"WALKER EVANS & COMPANY" par Peter GALASSI. Editions The Museum of Modern Art, New York. 2000.
Ref LPB0508


  • "WALKER EVANS & COMPANY" par Peter GALASSI. Editions The Museum of Modern Art, New York. 2000. Imprimé en Italie. Petit in-4, couverture toilée noire sous jaquette photo. 272 pages. Texte en anglais illustré de 324 reproductions photographiques noir & blanc et couleurs de plus de 100 artistes différents. Ouvrage réalisé dans le cadre de l'exposition éponyme au MoMA, New York, du 16 Mars au 26 Juillet 2000.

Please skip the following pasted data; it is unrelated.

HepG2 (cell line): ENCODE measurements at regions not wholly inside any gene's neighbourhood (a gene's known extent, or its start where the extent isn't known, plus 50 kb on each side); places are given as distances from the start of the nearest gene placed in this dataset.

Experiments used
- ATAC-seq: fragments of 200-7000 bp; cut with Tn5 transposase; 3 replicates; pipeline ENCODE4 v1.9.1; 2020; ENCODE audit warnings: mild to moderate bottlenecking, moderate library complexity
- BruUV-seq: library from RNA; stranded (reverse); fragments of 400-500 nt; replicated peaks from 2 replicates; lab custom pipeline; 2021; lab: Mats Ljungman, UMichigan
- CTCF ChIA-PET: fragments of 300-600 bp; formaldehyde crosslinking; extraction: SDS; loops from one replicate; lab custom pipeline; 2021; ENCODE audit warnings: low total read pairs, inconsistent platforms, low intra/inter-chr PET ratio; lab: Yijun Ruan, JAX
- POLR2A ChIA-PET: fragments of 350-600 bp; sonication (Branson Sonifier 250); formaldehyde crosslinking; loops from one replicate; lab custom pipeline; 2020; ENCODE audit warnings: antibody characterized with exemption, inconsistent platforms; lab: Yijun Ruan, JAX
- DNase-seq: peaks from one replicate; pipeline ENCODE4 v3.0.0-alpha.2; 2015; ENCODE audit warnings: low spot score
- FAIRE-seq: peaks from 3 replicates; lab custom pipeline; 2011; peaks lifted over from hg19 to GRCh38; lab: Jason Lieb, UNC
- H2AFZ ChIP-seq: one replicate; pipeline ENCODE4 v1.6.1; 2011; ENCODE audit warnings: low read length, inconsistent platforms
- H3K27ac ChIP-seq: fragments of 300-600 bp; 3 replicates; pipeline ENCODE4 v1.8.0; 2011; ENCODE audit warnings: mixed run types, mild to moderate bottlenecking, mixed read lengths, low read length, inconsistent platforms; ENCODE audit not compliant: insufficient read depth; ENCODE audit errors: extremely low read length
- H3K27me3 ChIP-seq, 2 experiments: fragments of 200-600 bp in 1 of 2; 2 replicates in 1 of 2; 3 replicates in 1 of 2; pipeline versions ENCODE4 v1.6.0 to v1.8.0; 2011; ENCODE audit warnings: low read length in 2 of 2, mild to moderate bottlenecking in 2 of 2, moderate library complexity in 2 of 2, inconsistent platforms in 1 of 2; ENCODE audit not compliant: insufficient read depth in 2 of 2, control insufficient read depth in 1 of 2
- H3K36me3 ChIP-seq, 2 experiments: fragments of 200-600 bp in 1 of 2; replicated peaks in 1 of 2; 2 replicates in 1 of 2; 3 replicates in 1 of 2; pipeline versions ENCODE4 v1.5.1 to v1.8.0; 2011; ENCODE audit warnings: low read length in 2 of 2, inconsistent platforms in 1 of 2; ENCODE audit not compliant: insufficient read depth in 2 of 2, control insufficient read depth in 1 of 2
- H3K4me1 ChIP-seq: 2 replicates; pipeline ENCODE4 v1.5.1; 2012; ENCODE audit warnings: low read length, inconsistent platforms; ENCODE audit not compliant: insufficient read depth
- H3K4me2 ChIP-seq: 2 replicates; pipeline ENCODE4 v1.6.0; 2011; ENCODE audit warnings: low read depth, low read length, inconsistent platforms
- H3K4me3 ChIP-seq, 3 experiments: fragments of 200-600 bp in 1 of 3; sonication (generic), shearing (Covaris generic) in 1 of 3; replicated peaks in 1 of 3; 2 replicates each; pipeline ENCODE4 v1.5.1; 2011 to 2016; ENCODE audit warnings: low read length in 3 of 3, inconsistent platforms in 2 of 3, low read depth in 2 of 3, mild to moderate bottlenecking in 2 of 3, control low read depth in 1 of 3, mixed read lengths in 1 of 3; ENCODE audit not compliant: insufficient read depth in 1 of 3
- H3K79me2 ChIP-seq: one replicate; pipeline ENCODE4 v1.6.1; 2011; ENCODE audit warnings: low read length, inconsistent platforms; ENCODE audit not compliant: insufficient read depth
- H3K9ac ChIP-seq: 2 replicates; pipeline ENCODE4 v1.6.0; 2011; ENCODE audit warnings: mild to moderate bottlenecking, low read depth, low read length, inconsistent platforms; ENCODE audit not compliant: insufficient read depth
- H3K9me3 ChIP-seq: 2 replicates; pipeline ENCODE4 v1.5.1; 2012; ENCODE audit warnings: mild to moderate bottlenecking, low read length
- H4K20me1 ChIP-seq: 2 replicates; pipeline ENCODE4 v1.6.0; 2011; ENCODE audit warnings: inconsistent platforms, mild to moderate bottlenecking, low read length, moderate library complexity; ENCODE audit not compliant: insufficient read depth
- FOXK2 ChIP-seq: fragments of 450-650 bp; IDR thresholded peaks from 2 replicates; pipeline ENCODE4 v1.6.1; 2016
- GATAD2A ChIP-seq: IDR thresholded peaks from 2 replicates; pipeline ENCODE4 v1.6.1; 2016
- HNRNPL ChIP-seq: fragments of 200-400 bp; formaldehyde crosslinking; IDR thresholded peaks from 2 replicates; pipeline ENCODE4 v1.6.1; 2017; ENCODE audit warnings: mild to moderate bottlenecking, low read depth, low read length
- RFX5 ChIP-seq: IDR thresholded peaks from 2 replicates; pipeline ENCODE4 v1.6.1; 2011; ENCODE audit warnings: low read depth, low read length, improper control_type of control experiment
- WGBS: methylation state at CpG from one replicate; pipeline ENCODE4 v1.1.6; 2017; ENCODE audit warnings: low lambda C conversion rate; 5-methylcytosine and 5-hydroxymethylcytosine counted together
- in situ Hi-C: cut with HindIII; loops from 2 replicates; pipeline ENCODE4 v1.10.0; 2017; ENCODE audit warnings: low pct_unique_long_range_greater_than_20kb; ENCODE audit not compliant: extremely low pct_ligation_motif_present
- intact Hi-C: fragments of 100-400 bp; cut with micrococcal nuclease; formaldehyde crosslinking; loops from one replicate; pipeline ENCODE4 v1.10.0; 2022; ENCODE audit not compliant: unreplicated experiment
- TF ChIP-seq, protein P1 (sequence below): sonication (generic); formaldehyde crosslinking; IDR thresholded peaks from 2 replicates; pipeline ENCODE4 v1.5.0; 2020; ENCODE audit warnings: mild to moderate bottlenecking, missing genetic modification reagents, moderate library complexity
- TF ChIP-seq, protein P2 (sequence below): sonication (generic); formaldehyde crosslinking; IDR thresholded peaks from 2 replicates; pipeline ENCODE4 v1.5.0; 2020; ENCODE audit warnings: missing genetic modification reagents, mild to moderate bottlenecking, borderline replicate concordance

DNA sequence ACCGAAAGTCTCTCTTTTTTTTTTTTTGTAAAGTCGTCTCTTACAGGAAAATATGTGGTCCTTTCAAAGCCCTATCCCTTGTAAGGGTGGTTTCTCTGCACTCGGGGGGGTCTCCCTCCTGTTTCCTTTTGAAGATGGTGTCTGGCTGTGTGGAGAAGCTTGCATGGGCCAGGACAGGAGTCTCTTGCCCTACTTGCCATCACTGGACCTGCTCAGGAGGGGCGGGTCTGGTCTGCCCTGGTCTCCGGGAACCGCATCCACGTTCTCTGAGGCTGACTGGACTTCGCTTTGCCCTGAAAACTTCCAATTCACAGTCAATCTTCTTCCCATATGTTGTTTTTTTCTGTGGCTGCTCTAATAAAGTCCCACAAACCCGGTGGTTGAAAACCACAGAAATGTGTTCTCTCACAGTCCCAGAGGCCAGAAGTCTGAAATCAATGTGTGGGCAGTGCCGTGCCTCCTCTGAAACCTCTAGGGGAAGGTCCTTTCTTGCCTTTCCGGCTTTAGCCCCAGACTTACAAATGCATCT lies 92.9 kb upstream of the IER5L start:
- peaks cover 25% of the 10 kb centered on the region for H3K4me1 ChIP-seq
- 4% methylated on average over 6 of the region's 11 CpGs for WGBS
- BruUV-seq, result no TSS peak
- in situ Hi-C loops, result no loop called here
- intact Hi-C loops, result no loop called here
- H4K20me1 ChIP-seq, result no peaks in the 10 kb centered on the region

"At the heart of this book lies the work of the great American photographer Walker Evans, who radically expanded the possibilities of photography as an art. Photographers before Evans had certainly conceived of their pictures as art, but in order to make that claim they had most often aimed at a cultivated visual style that would advertise its differences from the vast mass of reportorial and vernacular photography. Evan's work of the late 1920s and 1930s, however, was direct and plainspoken, conclusively demonstrating how richly articulate and challenging a photograph could become by affecting no more than a hard, clear, observant gaze at the world beyond the lens. Evans is the moving force of Walker Evans & Company, but the book, which presents over 300 works, in photography and other mediums, by over 100 artists, has a larger subject: it is a generously expansive study of a diverse, long-lived visual tradition. Beginning with the great influences on Evans - American vernacular photography, and the work of the Europeans Eugene Atget and August Sander - Peter Galassi goes on to chart Evan's own influence on later generations of artists. That influence may be direct, or roundabout; it may also be a question less of a definite lineage than of a general inheritance, a shared focus of interest or mode of approach. An experiment in mapping the changing order of tradition, Walker Evans & Company tracks crisscrossing paths of creative art-making that extend both backward and forward in time, becoming intricate networks of connection that permeate visual culture both past and present." Ref LPB0508